The first night of her course Starhawk told us about what she called the Old Religion that celebrated the powers of birth, death, regeneration and our connection to nature through the symbol of Goddess. I remember driving home across the Bay Bridge with Naomi and Mara Keller. We were all excited about what Starhawk said, but they were both expressing reservations. I remember thinking "it all makes sense to me." Until that night, I did not know there were spiritual options for me outside of traditional patriarchal religions. I do not consider myself Wiccan, but I learned about the Goddess and how to create rituals from Starhawk.

ECE: Could you leave us with a very simple ritual for women (and men) who want to start getting more in touch with the Goddess?

CPC: In Womanspirit Rising, another book I'd recommend, there's a ritual Z Budapest taught to me. I'm not sure where she learned it; she claims its roots are very old. It's called "Self-Blessing Ritual" and it's something that a woman can do by herself — in her own bathroom. After you emerge from your bath and dry yourself off, you can light candles around your bathroom and then you look at yourself in the mirror. You dip your fingers in water that you have placed in a bowl, you touch your eyelids, and you say: "Bless my eyes that I may see your path in the world." You continue dipping your fingers and touching your body: "Bless my nose that I may smell your sweetness. Bless my ears to hear your harmonious sounds. Bless my lips to speak of you. Bless my breasts formed in strength and beauty. Bless my sex without which we would not be. Bless my feet that I may walk in your ways." You can change the words, but don't leave anything out.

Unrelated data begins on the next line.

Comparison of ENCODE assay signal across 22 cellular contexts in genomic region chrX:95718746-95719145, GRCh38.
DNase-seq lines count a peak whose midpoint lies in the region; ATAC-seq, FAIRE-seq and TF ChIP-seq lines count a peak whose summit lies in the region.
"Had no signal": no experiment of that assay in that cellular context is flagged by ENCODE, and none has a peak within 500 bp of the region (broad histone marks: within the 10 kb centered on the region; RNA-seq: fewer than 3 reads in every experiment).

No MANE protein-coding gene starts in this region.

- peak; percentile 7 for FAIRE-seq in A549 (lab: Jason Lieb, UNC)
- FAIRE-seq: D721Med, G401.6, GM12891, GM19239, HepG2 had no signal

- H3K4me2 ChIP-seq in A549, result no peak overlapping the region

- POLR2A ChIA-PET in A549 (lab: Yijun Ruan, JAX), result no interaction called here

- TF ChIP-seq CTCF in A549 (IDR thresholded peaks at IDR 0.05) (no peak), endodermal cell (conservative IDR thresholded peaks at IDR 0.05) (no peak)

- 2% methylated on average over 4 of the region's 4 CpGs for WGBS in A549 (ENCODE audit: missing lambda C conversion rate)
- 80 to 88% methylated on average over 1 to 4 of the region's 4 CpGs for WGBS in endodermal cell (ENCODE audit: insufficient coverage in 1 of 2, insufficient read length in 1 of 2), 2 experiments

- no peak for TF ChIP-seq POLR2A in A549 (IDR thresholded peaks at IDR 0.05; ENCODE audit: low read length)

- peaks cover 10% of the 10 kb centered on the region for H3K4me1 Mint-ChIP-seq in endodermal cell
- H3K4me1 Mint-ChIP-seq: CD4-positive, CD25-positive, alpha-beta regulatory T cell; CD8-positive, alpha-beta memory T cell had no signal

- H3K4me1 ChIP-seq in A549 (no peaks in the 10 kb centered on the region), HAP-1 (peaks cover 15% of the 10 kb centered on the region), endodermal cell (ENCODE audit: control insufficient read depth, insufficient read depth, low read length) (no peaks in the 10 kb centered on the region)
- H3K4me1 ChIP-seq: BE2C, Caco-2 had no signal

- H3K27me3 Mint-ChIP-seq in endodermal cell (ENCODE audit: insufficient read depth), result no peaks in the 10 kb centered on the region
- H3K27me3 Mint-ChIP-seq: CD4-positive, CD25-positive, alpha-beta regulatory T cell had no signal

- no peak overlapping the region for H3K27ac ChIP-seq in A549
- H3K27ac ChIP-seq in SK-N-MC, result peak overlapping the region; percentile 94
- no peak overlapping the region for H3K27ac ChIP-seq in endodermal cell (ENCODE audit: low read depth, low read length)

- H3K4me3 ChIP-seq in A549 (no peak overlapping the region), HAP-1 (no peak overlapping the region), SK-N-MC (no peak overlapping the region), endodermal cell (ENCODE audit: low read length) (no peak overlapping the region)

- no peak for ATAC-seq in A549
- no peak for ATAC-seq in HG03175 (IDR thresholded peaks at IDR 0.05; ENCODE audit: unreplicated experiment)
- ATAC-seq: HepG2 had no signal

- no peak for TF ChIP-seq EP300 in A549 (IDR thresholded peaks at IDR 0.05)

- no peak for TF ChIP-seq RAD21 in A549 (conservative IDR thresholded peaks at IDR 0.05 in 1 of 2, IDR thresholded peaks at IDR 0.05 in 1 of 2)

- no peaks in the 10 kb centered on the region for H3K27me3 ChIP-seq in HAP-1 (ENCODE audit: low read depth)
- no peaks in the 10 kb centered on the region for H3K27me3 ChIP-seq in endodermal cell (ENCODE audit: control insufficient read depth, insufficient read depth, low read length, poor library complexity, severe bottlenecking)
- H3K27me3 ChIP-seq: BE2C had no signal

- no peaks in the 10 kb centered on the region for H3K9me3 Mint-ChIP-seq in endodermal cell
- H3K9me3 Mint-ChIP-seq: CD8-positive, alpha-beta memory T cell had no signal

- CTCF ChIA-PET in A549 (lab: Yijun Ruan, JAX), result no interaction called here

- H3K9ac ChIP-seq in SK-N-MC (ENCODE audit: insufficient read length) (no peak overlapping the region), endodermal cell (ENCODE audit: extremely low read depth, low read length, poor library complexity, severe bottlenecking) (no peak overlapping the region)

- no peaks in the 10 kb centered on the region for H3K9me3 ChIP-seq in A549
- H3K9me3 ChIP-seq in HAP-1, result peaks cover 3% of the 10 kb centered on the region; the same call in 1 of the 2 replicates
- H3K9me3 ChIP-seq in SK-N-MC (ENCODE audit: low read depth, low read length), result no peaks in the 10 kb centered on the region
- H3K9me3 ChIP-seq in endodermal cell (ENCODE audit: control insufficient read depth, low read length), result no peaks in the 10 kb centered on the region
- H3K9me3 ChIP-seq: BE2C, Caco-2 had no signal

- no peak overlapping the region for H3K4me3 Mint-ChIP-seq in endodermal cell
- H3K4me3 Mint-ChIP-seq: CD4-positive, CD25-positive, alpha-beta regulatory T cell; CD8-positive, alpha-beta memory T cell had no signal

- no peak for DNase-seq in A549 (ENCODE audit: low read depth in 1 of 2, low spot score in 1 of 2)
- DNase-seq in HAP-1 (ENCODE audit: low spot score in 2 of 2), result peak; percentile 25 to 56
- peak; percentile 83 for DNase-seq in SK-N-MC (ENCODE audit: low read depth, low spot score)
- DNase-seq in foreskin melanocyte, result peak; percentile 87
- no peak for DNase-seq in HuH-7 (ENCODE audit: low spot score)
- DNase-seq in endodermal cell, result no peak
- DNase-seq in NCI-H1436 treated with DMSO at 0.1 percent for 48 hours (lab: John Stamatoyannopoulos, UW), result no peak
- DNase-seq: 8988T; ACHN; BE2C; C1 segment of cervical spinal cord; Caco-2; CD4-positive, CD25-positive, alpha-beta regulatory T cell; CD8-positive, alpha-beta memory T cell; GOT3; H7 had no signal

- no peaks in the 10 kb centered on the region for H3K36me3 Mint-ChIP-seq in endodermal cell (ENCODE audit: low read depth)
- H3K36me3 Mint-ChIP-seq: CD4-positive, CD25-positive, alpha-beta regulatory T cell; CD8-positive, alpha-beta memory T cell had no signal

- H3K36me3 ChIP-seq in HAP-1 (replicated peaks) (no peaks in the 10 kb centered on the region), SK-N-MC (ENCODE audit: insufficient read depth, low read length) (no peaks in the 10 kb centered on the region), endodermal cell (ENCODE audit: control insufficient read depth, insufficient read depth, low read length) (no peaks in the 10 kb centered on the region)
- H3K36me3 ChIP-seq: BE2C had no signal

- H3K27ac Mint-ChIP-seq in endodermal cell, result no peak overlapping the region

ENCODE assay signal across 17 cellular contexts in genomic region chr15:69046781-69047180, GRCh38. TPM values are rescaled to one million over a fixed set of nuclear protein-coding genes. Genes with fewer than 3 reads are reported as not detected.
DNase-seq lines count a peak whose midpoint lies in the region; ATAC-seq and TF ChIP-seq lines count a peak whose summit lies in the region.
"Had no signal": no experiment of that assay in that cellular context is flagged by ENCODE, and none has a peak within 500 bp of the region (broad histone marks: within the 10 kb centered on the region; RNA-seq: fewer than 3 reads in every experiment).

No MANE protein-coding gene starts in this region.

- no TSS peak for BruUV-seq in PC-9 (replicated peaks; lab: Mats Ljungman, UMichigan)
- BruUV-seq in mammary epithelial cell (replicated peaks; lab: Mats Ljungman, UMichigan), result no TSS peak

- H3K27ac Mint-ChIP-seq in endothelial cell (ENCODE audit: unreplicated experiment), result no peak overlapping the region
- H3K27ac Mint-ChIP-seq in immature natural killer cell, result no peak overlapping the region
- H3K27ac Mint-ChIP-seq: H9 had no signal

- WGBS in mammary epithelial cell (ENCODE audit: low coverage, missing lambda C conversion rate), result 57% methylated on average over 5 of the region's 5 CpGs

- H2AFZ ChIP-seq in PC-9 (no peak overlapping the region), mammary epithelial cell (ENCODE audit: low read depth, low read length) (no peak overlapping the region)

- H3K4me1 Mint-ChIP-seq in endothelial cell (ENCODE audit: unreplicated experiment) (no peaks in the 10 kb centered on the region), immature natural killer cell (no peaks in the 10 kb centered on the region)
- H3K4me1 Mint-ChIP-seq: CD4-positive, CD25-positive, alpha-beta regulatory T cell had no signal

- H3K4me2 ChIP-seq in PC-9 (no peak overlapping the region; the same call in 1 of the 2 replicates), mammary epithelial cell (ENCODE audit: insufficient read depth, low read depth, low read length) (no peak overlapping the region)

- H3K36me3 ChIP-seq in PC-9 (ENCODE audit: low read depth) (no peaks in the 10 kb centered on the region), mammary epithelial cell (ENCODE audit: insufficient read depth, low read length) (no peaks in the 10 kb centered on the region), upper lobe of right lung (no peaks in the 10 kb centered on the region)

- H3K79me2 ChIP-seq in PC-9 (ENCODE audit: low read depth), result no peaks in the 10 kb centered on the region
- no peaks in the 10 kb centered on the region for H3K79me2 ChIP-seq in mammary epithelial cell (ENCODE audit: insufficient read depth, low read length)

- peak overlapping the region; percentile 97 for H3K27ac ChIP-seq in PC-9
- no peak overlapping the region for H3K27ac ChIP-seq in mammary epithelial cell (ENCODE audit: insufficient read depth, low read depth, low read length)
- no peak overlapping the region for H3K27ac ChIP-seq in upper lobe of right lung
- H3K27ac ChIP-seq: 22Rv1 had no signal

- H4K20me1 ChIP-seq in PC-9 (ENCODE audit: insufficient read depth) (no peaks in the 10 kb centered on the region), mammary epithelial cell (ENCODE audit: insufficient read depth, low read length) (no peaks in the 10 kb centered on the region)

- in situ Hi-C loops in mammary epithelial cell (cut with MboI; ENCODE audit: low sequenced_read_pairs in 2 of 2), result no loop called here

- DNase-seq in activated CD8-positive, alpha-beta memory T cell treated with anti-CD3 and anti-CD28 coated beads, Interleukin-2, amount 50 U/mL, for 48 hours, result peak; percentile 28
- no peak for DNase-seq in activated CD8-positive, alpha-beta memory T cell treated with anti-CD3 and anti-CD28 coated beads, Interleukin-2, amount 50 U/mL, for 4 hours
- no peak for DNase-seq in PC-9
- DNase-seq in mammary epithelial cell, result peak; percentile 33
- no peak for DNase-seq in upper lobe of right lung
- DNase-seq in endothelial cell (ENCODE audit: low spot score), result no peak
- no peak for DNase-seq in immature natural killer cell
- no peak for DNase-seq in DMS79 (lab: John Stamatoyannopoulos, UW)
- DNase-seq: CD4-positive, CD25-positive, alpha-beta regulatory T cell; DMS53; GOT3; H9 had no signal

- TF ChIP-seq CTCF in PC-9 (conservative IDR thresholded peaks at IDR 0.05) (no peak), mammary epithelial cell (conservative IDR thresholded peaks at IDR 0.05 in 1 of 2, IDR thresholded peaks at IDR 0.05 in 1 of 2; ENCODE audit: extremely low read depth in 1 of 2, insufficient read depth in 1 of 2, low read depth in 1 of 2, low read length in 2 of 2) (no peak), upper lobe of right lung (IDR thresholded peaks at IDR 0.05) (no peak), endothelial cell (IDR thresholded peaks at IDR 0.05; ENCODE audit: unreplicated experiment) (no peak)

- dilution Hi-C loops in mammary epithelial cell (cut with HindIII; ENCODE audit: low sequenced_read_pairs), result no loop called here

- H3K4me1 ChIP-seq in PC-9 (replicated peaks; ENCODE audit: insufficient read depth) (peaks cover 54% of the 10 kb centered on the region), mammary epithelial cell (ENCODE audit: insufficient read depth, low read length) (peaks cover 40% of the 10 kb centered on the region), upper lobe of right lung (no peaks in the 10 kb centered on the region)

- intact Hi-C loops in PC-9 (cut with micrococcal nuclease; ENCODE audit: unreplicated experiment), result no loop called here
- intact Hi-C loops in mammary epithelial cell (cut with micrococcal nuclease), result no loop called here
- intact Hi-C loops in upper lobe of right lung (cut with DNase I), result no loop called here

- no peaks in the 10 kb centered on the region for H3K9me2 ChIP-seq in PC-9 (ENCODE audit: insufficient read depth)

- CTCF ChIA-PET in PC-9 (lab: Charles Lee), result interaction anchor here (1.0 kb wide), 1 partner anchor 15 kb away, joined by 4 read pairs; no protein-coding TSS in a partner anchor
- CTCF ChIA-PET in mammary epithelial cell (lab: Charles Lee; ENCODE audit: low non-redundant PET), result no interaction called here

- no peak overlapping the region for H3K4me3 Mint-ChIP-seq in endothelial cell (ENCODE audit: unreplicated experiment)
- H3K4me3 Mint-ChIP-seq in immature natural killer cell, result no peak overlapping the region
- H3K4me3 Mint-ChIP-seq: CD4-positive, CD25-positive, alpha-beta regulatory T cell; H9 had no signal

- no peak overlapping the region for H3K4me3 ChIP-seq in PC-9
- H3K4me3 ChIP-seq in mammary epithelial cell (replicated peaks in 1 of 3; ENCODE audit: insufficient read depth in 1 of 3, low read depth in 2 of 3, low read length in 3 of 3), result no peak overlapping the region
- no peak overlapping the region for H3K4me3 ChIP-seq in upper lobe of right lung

It's very powerful for a woman to do this because we're still taught that our bodies are not okay: we're too fat, we're too tall, we're too short, we're too small-breasted, we're too big-breasted, too big-boned, too small-boned — it doesn't matter but something is wrong with us. We're also told that we should fix it with surgery or with starvation, anorexia, dieting, and bulimia. So to really affirm our bodies as they are is a way of bringing the image of the Goddess into us, our bodies. To see your body as sacred — as in the image of Her sacred body — is a very powerful first step into a different world.

The day I left Carol's house and the island physically I managed to miss the bus (having ouzo with an artist friend), but not the last boat. And thus witnessed a sunset so dazzling I swore I was kissed on the forehead by Aphrodite herself! Spiritually, I never left the island.

 


This interview, originally published in Goddess Thealogy (Vol. 1 No. 1 December 2011, pp.108-127), marked the beginning of an amazing friendship.